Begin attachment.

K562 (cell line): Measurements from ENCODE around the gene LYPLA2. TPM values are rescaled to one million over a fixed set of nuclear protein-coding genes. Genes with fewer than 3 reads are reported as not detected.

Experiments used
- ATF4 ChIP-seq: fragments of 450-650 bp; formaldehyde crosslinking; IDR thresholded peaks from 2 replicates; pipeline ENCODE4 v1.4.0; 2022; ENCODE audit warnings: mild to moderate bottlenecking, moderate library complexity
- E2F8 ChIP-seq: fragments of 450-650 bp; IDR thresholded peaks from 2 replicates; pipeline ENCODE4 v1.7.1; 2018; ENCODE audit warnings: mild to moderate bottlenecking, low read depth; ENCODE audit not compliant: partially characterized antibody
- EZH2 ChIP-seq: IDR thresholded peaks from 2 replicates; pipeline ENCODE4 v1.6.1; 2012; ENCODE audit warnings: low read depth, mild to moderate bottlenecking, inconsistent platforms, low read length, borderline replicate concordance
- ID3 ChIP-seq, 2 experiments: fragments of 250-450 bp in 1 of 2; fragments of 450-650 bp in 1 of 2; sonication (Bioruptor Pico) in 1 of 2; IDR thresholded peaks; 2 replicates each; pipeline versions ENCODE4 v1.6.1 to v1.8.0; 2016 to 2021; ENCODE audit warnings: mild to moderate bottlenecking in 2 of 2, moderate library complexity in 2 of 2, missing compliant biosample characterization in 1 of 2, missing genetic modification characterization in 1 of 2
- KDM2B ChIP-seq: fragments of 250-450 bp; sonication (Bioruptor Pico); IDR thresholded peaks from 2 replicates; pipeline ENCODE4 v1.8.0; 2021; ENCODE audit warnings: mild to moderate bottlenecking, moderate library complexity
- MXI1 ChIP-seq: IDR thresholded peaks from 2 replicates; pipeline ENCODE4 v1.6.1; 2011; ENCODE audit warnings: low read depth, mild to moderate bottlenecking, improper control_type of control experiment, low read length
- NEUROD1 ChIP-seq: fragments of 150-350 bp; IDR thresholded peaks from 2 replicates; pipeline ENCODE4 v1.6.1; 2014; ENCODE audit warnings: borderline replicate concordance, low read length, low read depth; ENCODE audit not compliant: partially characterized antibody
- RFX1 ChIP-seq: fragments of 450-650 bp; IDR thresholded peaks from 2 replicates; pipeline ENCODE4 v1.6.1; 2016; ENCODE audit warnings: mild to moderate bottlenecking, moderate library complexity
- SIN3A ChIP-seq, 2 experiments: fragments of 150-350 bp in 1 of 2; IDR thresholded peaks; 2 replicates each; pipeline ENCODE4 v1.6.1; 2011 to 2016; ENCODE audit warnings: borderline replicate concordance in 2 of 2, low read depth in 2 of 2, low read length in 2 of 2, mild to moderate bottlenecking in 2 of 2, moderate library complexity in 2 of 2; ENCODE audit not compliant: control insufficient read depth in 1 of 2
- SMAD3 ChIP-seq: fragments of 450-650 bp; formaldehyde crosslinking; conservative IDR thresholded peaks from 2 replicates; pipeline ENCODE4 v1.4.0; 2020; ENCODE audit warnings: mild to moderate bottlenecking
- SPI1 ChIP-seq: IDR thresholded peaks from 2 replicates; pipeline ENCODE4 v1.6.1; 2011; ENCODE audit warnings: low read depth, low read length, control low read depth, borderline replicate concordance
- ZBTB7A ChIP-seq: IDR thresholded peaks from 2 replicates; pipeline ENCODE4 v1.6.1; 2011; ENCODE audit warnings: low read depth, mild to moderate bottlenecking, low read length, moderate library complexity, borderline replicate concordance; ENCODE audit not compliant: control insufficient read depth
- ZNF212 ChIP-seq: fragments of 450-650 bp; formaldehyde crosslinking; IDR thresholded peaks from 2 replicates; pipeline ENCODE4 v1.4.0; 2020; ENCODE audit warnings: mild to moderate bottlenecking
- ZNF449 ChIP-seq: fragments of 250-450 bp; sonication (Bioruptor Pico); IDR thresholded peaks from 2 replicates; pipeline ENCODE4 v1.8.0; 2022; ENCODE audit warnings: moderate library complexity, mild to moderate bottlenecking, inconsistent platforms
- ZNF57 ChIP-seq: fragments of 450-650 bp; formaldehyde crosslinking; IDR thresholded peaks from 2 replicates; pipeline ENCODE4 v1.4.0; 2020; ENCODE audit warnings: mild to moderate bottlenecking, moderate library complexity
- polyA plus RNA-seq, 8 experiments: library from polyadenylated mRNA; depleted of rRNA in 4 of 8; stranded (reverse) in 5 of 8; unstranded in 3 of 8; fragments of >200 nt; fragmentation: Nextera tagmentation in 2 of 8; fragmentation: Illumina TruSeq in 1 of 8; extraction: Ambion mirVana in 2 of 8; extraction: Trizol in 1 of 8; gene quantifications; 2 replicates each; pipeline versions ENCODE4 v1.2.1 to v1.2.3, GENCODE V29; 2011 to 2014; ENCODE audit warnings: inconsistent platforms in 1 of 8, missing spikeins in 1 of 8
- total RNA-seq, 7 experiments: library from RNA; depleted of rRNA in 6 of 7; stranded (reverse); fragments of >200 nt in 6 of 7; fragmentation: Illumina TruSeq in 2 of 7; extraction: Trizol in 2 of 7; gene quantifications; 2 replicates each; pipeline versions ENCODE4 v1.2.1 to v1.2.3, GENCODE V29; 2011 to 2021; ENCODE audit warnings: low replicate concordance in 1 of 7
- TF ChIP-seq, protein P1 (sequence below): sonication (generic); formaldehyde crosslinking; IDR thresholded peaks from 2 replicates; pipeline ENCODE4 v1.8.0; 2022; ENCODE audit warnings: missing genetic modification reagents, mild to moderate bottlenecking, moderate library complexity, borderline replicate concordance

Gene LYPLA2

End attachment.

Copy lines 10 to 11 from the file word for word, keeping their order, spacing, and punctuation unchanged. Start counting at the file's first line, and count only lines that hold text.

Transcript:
- RFX1 ChIP-seq: fragments of 450-650 bp; IDR thresholded peaks from 2 replicates; pipeline ENCODE4 v1.6.1; 2016; ENCODE audit warnings: mild to moderate bottlenecking, moderate library complexity
- SIN3A ChIP-seq, 2 experiments: fragments of 150-350 bp in 1 of 2; IDR thresholded peaks; 2 replicates each; pipeline ENCODE4 v1.6.1; 2011 to 2016; ENCODE audit warnings: borderline replicate concordance in 2 of 2, low read depth in 2 of 2, low read length in 2 of 2, mild to moderate bottlenecking in 2 of 2, moderate library complexity in 2 of 2; ENCODE audit not compliant: control insufficient read depth in 1 of 2